I don't have any sort of learned opinion about what those modifications would do to the value of the Airstream, but I have a feeling that when restoration, with functional modernization when desired for convenience or safety, is possible, it should be strongly considered. In other words, if the cabinetry is good condition, restore it. That 65 had nice woodwork in it, and it looks great cleaned up.

Changing the flooring material is the easiest way to lighten up the interior. If the right color is chosen, it will coordinate with the original darker woods, and even enhance the resale value. (Who doesn't like a new floor?)

Some folks might have a little trouble with the idea of "tearing out" the folding couch to replace with a futon, but would have no trouble with the idea of "carefully removing and preserving" it so it could be later reinstalled.

My suggestion is that modernizing the appliances is a good thing to do, but if you can keep the original woodwork and make the the original cabinetry work as they did when new, you will not be hurting the resale value.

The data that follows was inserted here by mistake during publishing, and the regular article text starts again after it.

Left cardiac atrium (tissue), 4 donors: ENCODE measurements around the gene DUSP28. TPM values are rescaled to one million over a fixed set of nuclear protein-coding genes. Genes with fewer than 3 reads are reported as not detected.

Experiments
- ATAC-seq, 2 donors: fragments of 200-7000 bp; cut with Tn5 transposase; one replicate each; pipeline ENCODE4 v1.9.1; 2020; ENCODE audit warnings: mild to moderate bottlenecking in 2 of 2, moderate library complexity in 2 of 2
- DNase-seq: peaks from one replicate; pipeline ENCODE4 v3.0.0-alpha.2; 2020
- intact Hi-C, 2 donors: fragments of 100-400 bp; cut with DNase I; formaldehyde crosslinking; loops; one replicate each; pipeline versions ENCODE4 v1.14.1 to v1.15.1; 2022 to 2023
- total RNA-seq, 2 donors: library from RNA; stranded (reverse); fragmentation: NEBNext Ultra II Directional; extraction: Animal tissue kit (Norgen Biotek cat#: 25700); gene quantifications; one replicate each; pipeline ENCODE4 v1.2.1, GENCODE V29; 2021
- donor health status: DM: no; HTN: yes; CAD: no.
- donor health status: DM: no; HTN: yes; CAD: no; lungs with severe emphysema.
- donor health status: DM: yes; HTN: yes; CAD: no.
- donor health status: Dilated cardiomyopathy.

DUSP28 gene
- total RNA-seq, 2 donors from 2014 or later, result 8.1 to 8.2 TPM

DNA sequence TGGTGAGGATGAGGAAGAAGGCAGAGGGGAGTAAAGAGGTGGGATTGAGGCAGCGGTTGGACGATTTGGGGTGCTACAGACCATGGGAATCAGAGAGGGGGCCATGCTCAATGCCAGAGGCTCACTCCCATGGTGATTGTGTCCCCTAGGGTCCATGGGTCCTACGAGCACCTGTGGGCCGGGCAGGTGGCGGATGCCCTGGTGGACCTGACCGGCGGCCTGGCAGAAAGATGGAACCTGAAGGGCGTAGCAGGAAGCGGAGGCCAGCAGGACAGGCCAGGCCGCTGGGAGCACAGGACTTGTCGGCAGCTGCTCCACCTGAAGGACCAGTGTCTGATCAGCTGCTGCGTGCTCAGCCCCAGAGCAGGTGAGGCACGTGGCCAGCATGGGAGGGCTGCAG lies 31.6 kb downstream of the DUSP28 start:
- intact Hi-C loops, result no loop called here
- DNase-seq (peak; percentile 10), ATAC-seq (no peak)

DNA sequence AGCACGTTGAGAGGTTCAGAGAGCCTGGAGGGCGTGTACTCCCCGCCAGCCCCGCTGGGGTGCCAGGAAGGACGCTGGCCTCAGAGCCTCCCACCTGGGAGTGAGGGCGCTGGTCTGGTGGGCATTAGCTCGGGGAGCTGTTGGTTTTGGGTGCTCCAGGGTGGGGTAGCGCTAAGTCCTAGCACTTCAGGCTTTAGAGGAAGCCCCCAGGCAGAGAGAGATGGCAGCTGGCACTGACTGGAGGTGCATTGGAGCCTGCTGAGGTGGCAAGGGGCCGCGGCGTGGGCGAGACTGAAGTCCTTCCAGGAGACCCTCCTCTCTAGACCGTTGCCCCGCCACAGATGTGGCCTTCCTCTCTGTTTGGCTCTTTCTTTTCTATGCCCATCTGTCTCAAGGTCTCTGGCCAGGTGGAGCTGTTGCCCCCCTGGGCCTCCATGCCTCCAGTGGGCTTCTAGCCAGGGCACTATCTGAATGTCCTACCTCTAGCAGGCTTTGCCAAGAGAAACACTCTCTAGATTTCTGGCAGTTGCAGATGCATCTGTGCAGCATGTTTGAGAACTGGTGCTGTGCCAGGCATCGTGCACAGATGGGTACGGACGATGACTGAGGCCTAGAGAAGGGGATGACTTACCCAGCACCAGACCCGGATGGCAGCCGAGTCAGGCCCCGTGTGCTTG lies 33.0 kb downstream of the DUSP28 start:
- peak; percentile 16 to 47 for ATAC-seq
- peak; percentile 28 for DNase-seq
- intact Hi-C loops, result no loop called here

I was lucky enough to find a 79 model that's nearly 95% the way it left the factory, and I paid a little on the high end for it. Originality does add value, at least to me.

A 65 model that had been carefully restored, even with modern conveniences and safety features when necessary or desired, would be far more valuable to me than the same model trailer that had the Zolotone overpainted, major interior parts missing, the woodwork whitewashed, the floorplan changed, etc.

I'm with Fred on this. There are only so many of these old coaches around, and some are already so modified that no knowledgeable restorer, enthusiast, or collector would want to take one on. A complete 65 Overlander with all the parts there that is restorable is a diamond, even if it's one a little in the rough. The restored trailer will have more value than the modified trailer. So I guess I do have an opinion on this after all.

Lamar
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Old 01-20-2006, 01:02 PM   #19
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Depends on how much money & time you have.